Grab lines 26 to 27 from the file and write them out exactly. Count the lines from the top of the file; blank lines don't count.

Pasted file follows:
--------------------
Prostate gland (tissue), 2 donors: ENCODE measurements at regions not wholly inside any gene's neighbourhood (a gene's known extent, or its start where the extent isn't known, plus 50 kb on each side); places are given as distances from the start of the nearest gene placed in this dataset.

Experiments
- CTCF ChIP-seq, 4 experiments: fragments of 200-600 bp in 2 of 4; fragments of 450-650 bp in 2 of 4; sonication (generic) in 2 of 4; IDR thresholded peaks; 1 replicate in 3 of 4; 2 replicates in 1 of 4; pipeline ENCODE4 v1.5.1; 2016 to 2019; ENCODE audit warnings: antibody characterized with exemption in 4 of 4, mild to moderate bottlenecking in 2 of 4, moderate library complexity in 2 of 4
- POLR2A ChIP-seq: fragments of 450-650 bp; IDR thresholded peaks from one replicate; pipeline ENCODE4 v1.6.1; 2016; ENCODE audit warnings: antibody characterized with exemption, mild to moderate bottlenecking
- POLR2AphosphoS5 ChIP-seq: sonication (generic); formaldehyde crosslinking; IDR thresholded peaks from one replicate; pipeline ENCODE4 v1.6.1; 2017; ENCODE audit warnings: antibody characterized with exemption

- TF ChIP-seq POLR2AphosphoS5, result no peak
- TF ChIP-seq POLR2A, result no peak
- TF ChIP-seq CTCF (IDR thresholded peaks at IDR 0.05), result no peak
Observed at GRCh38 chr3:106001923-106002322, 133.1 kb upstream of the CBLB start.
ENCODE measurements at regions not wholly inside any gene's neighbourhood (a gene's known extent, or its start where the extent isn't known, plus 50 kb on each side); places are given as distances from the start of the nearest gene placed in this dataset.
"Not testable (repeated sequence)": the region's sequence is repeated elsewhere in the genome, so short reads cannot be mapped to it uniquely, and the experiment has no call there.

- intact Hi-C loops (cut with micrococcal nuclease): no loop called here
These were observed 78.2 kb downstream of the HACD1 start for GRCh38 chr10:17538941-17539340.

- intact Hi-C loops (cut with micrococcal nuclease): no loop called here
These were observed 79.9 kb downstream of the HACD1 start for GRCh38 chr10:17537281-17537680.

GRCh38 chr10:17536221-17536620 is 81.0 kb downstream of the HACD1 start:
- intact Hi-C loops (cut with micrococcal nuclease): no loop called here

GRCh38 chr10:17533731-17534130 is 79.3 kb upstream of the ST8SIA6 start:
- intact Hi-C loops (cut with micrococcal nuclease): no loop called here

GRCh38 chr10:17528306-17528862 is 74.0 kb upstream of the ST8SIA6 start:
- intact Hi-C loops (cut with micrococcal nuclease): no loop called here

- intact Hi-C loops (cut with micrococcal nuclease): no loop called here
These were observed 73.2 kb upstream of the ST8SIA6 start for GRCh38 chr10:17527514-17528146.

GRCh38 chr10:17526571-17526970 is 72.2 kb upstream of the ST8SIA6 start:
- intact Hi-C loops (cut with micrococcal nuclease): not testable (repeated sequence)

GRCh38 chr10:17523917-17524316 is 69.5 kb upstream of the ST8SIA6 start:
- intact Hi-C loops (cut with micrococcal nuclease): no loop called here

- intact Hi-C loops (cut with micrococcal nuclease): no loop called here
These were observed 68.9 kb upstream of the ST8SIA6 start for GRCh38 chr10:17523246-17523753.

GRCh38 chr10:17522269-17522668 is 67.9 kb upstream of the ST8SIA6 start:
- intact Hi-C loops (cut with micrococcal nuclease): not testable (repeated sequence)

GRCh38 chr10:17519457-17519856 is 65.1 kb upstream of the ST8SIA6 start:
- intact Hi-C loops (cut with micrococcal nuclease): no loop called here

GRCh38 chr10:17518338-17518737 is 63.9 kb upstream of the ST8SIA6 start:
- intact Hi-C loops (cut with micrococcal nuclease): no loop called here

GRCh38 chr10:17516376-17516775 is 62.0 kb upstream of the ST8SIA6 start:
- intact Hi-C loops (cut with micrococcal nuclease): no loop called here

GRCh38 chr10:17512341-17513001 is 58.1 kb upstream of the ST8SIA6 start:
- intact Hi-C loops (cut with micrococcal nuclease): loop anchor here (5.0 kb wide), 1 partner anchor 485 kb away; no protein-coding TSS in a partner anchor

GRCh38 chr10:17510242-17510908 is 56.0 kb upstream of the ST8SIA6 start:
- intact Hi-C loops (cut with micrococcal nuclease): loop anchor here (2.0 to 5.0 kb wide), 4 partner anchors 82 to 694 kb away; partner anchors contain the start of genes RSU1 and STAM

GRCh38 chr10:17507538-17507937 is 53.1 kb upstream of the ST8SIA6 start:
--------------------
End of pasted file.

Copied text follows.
GRCh38 chr10:17523917-17524316 is 69.5 kb upstream of the ST8SIA6 start:
- intact Hi-C loops (cut with micrococcal nuclease): no loop called here